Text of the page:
Review and interview: Delroy Edwards – Rio Grande (L.A. Club Resource)

Review and interview: Delroy Edwards – Rio Grande (L.A. Club Resource)
California's own Delroy Edwards is definitely one of the more unique figures in the international circles of electronic music. Though not limited to one genre at all, he created a distinctive sound that the simple-minded might prematurely identify as "muffled". Now, just sounding "muffled" wouldn’t be that impressive of course but Edwards has way more to offer, he wrenches a certain style from his machines you may not have heard before that often. His last album "Hangin' At The Beach" was an amazing odd-job between Synth Pop, Electro, Ariel Pink and cheap soundtracks, for his new album "Rio Grande", again released on his own L.A. Club Resource imprint, he travelled deep into the House and Techno territory he visited for his EPs on L.I.E.S. before and gave us 22 tracks, no more no less, of strangely energetic gritty bliss. The albums starters "El Bandito Pt. 1" and "Love Is In The Air" set the tone, Warehouse beats, mighty retro bass lines, hissing hi-hats and blurred synth harmonies, all thickly covered with Californian desert dust, come together and show the quite spectacular result of sounding like Anthony Shake Shakir playing from a tape that stuck in the cassette player of a Dodge Shelby for 30 years. Edwards obviously doesn’t care about cleanliness, he wants it to be raw and sketchy. Yet "Rio Grande" also shows Edwards other qualities. He’s a real master of the 3-minute stripped-down track, building them en gros from mutant rhythms and neon coloured discoid layers. There's "Banquet Of Wizards And Warlocks", a spectacular thick shuffle borrowed from Hall & Oates' "Maneater" followed by bitter sweet synth harmonies gleaming over a breathless groove in "Time Out" and that's the way "Rio Grande" goes on and on and on. Edwards strings together all these weird pearls, showing a downright bacchanalian joy over his very own sounds. Others may carefully construct their constructions, Mr. Edwards follows the path of intuition. Some tracks hypnotically circle round a stoic synth progression (the fittingly named "Let It Rock!"), others merely consist of kind of Yacht Rock keyboards ("Midnight Rendez-vous"). Unbelievable 80ies funk goes wild and glitchy in "The Hawaii Guys", "Raw Beats 1" is just that and nothing more. Highly entertaining this is, highly exciting and without any negativity, there's nothing vicious here. You see, Delroy Edwards is doing it his way and if you get into it, you'll get a record for any occasion. Dancing or drinking, riding low or flying high, driving around Santa Ana in a Dodge Shelby or taking the U-Bahn in Berlin, these tracks will keep you going. Big deal! Written by João Geck Interview with Delroy Edwards talking about the album and more. Questions by João Geck. SEED - delroy photo Q: “Rio Grande” is (obviously) a very groovy record. How important is the club/nightlife-aspect to you? Do want the people to dance? Do you want to dance? A: I'm very drawn to rhythms and grooves and I like that people dance to them. In the beginning of my career I chose to present my music in a club setting because I felt it was a way to reach a large amount of open minded people at once. I didn't do this because I go out to clubs, I actually don't do that. Q: Where do you get your inspirations from? And where do you see yourself in the history of American House music? A: I am inspired by everything in life -- the good and the bad. I feel I will always remain an important figure in Warehouse music, my style is unique and cannot be replicated. Q: In a way your music (and also the way your label L.A. Club Resource operates) has a punk attitude to me, a strong feel of “just do it, no matter what”. Would you agree? And how important is independence and the idea of DIY to you? Yes I would agree with that. I am impatient when it comes to things so I just go with how I feel, the concept of DIY is not so important to me. I could care less how the stuff is made as long as it looks alright and I can supply the community with interesting music. Q: Your work always has something experimental and free-spirited about it. How do you create your music and how do you work in the studio? I love being in the studio and I make sure not to limit myself, ever. It's a lot of fun. Q: And finally: what are your plans for the future? And what’s next on L.A. Club Resource? I have a lot more records coming out, each one more different from the last. I can't say exactly what's next because that would just ruin the surprise. Thank you. You can BUY Delroy Edwards - Rio Grande, released on L.A. Club Resource HERE from whatpeopleplay.com.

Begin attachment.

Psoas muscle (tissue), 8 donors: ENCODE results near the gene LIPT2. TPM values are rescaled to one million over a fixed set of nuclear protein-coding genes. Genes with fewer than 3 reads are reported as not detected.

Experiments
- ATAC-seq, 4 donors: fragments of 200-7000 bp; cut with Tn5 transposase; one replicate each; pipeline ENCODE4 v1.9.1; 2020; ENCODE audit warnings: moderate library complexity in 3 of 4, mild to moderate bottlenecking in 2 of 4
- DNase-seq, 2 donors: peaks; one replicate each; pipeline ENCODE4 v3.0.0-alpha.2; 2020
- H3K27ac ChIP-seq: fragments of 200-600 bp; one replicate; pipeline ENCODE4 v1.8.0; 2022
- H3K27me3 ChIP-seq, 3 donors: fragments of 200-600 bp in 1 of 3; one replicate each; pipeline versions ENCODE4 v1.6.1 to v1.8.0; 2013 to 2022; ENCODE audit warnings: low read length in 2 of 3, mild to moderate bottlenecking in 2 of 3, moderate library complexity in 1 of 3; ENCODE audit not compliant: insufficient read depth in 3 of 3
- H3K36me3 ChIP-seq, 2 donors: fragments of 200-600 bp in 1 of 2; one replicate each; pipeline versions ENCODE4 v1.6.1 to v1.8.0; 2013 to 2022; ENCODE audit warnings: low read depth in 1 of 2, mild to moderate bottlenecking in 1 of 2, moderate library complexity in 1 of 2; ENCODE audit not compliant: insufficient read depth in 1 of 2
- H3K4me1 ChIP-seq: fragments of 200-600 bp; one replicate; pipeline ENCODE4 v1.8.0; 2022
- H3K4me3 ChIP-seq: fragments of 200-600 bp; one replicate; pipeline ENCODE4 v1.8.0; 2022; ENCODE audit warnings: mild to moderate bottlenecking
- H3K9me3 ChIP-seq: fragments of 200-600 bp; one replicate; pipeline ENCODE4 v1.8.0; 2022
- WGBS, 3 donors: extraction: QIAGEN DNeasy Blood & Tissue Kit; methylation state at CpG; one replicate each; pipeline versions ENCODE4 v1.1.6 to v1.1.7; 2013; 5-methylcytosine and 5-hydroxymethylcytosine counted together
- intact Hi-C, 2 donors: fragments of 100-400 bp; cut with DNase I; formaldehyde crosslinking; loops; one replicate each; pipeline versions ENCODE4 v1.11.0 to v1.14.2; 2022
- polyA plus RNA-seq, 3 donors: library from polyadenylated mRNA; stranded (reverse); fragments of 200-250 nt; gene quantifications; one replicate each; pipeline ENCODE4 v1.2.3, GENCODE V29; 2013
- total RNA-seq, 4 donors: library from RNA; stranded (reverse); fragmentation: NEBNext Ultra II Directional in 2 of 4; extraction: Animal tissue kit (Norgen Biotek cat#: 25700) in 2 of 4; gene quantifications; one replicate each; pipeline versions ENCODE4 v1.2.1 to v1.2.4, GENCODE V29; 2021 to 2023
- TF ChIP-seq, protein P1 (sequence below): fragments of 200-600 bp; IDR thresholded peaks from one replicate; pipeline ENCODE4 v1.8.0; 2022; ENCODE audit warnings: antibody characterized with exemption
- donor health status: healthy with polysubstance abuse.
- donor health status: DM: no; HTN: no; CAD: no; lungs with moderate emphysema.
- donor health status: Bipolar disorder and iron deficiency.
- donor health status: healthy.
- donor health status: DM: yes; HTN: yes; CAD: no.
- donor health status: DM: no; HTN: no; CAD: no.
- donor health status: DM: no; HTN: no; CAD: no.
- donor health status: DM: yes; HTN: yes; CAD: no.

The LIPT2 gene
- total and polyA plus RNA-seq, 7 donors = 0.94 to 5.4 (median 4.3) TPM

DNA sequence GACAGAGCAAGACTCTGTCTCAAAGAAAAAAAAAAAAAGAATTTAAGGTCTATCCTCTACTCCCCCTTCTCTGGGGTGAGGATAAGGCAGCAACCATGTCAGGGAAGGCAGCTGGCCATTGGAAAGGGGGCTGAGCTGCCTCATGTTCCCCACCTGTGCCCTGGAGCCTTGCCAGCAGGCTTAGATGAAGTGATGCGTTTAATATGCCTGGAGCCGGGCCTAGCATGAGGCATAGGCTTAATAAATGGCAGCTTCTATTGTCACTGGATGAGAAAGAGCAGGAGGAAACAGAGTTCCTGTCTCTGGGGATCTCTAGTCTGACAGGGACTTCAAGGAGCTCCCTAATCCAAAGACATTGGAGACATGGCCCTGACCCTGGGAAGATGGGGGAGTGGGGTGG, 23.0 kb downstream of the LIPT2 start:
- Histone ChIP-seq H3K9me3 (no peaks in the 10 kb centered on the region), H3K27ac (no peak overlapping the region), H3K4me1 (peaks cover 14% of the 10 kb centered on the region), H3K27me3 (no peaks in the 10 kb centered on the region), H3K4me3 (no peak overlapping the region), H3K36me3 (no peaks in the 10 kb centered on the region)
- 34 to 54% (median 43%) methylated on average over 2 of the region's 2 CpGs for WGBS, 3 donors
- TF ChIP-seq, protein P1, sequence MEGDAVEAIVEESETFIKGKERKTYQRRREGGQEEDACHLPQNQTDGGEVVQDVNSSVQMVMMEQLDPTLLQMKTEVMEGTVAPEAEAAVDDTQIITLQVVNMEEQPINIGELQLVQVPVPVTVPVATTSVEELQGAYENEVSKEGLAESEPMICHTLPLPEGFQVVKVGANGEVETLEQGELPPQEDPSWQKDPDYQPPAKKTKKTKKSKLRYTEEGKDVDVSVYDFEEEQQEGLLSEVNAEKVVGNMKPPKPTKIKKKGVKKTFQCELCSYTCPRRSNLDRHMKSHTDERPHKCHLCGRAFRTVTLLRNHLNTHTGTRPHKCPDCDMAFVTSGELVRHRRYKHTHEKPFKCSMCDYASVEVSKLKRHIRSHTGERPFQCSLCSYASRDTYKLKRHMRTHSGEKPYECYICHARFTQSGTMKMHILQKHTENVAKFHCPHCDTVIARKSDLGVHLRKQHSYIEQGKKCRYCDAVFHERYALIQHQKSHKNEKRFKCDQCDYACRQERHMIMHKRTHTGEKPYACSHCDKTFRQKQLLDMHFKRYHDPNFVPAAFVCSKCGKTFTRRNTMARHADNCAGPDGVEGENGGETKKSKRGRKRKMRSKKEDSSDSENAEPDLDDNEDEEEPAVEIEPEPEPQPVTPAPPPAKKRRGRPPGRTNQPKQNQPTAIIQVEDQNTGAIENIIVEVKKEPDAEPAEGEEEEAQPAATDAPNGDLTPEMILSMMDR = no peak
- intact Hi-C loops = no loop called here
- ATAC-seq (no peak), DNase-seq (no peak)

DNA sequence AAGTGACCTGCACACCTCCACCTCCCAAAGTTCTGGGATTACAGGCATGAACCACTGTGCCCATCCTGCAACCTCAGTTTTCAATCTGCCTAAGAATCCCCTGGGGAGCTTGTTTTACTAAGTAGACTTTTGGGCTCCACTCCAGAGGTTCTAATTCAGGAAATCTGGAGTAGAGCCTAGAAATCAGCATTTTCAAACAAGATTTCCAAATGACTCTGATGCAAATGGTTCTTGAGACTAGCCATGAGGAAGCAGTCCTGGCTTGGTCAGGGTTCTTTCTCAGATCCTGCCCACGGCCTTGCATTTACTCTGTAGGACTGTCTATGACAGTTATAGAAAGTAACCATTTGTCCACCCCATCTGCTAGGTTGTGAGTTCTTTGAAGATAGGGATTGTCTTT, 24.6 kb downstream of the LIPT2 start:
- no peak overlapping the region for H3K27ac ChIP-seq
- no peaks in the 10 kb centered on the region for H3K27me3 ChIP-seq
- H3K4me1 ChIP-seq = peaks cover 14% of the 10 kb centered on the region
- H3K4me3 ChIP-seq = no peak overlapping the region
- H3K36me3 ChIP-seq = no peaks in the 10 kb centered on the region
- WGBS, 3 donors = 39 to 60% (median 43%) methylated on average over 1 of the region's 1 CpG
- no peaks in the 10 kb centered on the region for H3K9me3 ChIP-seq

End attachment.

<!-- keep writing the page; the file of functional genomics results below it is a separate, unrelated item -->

Review and interview: Delroy Edwards – Rio Grande (L.A. Club Resource) – MP3 & WAV Downloads:

Spread the word about Review and interview: Delroy Edwards – Rio Grande (L.A. Club Resource) – MP3 & WAV Downloads:

If you like Review and interview: Delroy Edwards – Rio Grande (L.A. Club Resource) you may also be up for this: